Indigenous-led telecommunications organization wins historic legal battle in Mexico

A legal precedent is set for community media

TIC design. Used with permission.

On January 13, after a nearly three-year legal battle, the First Chamber of Mexico’s Supreme Court ruled in favor of the Indigenous Community Telecommunications (Telecomunicaciones Indígenas Comunitarias, TIC) organization, exempting them from paying for a concession license to use radio spectrum.

This decision allows TIC to offer affordable cell phone services to indigenous communities in the country. The court case also set a legal precedent for local communities to operate their own telecommunications services for free under social use concession licenses — drawing a line between commercial and community providers.

Great news! Following a unanimous vote, a favorable ruling was issued to TIC A.C. and in general to the telecommunications sector, protecting indigenous rights for the operation of their own communication media. This is an achievement of the communities and organizations!

According to a 2010 census, indigenous communities in Mexico represent nearly 10% of the country’s population; however, they are severely underrepresented as mobile service users. The Indigenous Peoples Mobile Service Coverage Diagnosis report states that only 16 out of 66 indigenous peoples had 100% mobile service coverage as of 2018.

TIC, the fourth-largest mobile operator in Mexico, is a non-profit organization made up of 16 indigenous communities from Oaxaca that began in 2013. In 2016, these same communities were granted the first indigenous social telecommunication concession to manage and operate their own cell phone networks. At the end of 2019, they received a second concession for the 10 GHz band, which will be used to change their current 2G network to 4G. These were the first steps for indigenous communities to take charge of their own media.

TIC members setting up antennas in Oaxaca, Mexico. Photo by Javier de la Cruz, used with permission.

In 2018, the national telecommunications regulator required indigenous concessionaires to pay 1 million pesos (equivalent to more than 50,000 USD) for the use of rights of radio spectrum resources in the operation of its cellular telephone network. The provisions of the law did not differentiate between a community provider and a commercial one.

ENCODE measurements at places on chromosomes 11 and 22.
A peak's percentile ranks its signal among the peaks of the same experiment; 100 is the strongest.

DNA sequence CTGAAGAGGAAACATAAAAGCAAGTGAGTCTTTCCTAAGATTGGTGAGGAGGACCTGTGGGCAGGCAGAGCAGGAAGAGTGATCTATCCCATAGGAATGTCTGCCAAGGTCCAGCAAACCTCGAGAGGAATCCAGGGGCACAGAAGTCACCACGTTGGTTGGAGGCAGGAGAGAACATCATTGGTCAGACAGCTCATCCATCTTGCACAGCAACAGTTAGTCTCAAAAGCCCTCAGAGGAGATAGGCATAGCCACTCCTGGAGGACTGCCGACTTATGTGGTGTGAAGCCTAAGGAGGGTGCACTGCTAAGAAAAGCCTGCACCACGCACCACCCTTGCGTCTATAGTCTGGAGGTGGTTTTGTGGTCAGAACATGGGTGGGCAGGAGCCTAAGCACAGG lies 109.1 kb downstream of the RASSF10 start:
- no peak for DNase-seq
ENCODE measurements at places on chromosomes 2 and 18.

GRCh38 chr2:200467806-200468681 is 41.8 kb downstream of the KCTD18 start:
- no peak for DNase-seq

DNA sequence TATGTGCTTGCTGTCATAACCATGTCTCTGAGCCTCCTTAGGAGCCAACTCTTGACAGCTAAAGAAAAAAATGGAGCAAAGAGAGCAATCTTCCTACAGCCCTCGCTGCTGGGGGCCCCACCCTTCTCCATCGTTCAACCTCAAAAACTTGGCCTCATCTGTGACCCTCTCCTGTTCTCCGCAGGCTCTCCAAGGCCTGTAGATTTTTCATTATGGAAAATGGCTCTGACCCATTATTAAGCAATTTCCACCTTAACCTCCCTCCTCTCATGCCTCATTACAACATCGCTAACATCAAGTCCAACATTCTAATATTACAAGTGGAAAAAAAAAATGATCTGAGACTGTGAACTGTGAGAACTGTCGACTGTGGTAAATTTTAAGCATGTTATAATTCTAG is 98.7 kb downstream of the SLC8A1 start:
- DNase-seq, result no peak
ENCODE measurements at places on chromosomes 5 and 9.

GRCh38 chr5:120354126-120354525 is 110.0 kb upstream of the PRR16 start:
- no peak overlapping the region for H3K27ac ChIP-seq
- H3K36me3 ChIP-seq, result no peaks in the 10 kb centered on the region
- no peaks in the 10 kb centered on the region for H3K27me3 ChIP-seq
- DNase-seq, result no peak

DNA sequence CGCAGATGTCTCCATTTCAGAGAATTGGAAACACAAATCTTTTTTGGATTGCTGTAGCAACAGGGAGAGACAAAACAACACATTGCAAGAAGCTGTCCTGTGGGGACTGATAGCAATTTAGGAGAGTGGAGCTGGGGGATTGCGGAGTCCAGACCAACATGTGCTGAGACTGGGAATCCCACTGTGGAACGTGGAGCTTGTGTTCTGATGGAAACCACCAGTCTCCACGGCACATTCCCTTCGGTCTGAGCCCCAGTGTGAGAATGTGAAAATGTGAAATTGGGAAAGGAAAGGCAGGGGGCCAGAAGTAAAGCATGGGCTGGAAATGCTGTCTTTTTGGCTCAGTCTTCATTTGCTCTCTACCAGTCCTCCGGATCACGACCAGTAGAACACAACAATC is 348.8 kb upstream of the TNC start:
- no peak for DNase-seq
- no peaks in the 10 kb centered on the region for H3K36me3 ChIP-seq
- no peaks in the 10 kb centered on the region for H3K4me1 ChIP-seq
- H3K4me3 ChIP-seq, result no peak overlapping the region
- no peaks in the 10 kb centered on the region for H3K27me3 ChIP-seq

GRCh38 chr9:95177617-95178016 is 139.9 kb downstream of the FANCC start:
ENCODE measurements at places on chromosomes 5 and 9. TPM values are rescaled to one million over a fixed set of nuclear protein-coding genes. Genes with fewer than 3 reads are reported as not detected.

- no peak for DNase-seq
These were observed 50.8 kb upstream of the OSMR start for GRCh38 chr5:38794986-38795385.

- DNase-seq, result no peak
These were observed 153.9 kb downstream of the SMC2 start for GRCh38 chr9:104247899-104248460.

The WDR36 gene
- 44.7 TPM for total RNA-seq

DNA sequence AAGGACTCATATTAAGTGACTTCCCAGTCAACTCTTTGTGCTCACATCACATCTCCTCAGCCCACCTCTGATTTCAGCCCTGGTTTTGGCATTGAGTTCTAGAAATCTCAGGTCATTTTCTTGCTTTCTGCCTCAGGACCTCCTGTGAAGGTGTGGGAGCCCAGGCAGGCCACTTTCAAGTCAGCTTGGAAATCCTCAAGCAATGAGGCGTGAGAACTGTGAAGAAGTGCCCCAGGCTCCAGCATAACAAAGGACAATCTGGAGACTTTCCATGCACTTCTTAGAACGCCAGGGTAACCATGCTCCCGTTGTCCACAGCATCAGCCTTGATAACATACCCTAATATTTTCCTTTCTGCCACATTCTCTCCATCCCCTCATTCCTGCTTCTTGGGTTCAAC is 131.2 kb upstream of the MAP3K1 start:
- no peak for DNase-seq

This payment endangered the existence and viability of TIC, which provides affordable cell phone and internet services in rural areas. At that time, Rodrigo Huerta Reyna, coordinator of the legal department of the Indigenous Community Telecommunications, pointed out the distinction between their services and those offered by commercial entities:

Damos servicio a comunidades que no son viables económicamente, obviamente un cobro de estos es impagable, además de que no tenemos el ánimo de lucro que los operadores comerciales.

We serve communities that are not economically viable, so obviously the charges can not be repaid, in addition to the fact that we do not have the profit motive of commercial operators.

The same year, TIC initiated a legal battle arguing that its operations are not-for-profit and, therefore, there is no commercial exploitation for which it must pay. They finally reached the First Chamber of the Supreme Court of Justice of the Nation and won in January 2021.

TIC design, used with permission.

TIC currently provides mobile phone services to around 60 localities of 18 indigenous communities with approximately 15,000 inhabitants, according to Erick Huerta, who participated in the design of the legal strategy.

He adds that the impact of the court ruling goes beyond these communities:

Va más allá de resolver nuestro asunto con el pago de derechos. Marca un criterio válido para cualquier obstáculo legal para los medios indígenas.

It goes beyond resolving our issue with the payment of rights. It marks a valid criterion for any legal obstacles for indigenous media.

The same view is expressed by the former commissioner of the Federal Telecommunications Institute, Alejandra Labardini:

existe una obligación constitucional de asistir a los pueblos y comunidades indígenas con acciones afirmativas tanto en las condiciones de adquisición como de operación de las concesiones, las cuales se han regulado especializadamente en su favor como sociales y de uso indígena.

…there is a constitutional obligation to assist indigenous peoples and communities [through] affirmative actions both in the conditions of acquisition and operation of the concessions. These have been specially regulated in their favor for social and indigenous use.

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